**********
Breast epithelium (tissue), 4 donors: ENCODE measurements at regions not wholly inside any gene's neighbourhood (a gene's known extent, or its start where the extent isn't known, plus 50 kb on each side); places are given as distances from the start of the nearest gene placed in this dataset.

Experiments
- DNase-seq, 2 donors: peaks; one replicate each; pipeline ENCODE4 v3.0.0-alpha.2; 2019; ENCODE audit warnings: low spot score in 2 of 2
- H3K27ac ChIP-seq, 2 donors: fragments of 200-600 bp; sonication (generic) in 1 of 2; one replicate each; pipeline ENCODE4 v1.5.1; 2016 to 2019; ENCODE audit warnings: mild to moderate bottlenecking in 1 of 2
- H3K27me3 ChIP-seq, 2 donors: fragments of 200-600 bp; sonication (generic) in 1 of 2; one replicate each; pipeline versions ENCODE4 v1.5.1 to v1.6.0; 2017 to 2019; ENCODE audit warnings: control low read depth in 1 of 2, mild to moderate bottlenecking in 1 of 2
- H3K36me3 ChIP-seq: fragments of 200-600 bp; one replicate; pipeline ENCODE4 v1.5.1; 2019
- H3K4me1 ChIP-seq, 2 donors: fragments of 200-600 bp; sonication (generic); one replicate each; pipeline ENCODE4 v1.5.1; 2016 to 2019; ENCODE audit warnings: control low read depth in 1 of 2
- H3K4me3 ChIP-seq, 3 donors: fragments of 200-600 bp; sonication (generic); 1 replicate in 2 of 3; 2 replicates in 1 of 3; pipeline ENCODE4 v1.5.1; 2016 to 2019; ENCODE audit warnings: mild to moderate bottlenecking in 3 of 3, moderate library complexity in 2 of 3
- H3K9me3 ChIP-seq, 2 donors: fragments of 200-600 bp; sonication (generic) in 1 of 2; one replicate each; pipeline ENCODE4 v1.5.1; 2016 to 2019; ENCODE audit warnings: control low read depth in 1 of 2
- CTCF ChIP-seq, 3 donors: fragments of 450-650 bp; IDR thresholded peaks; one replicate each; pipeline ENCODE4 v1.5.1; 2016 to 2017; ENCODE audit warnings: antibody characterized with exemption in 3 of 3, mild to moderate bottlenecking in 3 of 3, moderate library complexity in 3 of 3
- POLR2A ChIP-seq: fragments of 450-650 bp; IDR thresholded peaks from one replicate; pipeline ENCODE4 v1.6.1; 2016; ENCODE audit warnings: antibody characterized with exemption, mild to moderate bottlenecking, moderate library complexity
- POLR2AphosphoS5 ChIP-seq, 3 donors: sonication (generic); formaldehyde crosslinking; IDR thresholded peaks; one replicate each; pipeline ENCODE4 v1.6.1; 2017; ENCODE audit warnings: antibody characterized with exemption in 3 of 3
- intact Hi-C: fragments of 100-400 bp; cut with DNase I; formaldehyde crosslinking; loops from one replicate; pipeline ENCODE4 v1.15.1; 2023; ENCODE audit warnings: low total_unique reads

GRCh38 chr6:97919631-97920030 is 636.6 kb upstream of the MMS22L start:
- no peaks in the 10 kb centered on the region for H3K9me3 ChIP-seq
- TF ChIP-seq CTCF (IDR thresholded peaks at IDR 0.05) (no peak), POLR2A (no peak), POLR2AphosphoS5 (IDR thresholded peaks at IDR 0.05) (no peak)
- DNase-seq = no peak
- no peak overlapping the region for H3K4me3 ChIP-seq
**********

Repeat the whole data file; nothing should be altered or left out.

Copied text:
Breast epithelium (tissue), 4 donors: ENCODE measurements at regions not wholly inside any gene's neighbourhood (a gene's known extent, or its start where the extent isn't known, plus 50 kb on each side); places are given as distances from the start of the nearest gene placed in this dataset.

Experiments
- DNase-seq, 2 donors: peaks; one replicate each; pipeline ENCODE4 v3.0.0-alpha.2; 2019; ENCODE audit warnings: low spot score in 2 of 2
- H3K27ac ChIP-seq, 2 donors: fragments of 200-600 bp; sonication (generic) in 1 of 2; one replicate each; pipeline ENCODE4 v1.5.1; 2016 to 2019; ENCODE audit warnings: mild to moderate bottlenecking in 1 of 2
- H3K27me3 ChIP-seq, 2 donors: fragments of 200-600 bp; sonication (generic) in 1 of 2; one replicate each; pipeline versions ENCODE4 v1.5.1 to v1.6.0; 2017 to 2019; ENCODE audit warnings: control low read depth in 1 of 2, mild to moderate bottlenecking in 1 of 2
- H3K36me3 ChIP-seq: fragments of 200-600 bp; one replicate; pipeline ENCODE4 v1.5.1; 2019
- H3K4me1 ChIP-seq, 2 donors: fragments of 200-600 bp; sonication (generic); one replicate each; pipeline ENCODE4 v1.5.1; 2016 to 2019; ENCODE audit warnings: control low read depth in 1 of 2
- H3K4me3 ChIP-seq, 3 donors: fragments of 200-600 bp; sonication (generic); 1 replicate in 2 of 3; 2 replicates in 1 of 3; pipeline ENCODE4 v1.5.1; 2016 to 2019; ENCODE audit warnings: mild to moderate bottlenecking in 3 of 3, moderate library complexity in 2 of 3
- H3K9me3 ChIP-seq, 2 donors: fragments of 200-600 bp; sonication (generic) in 1 of 2; one replicate each; pipeline ENCODE4 v1.5.1; 2016 to 2019; ENCODE audit warnings: control low read depth in 1 of 2
- CTCF ChIP-seq, 3 donors: fragments of 450-650 bp; IDR thresholded peaks; one replicate each; pipeline ENCODE4 v1.5.1; 2016 to 2017; ENCODE audit warnings: antibody characterized with exemption in 3 of 3, mild to moderate bottlenecking in 3 of 3, moderate library complexity in 3 of 3
- POLR2A ChIP-seq: fragments of 450-650 bp; IDR thresholded peaks from one replicate; pipeline ENCODE4 v1.6.1; 2016; ENCODE audit warnings: antibody characterized with exemption, mild to moderate bottlenecking, moderate library complexity
- POLR2AphosphoS5 ChIP-seq, 3 donors: sonication (generic); formaldehyde crosslinking; IDR thresholded peaks; one replicate each; pipeline ENCODE4 v1.6.1; 2017; ENCODE audit warnings: antibody characterized with exemption in 3 of 3
- intact Hi-C: fragments of 100-400 bp; cut with DNase I; formaldehyde crosslinking; loops from one replicate; pipeline ENCODE4 v1.15.1; 2023; ENCODE audit warnings: low total_unique reads

GRCh38 chr6:97919631-97920030 is 636.6 kb upstream of the MMS22L start:
- no peaks in the 10 kb centered on the region for H3K9me3 ChIP-seq
- TF ChIP-seq CTCF (IDR thresholded peaks at IDR 0.05) (no peak), POLR2A (no peak), POLR2AphosphoS5 (IDR thresholded peaks at IDR 0.05) (no peak)
- DNase-seq = no peak
- no peak overlapping the region for H3K4me3 ChIP-seq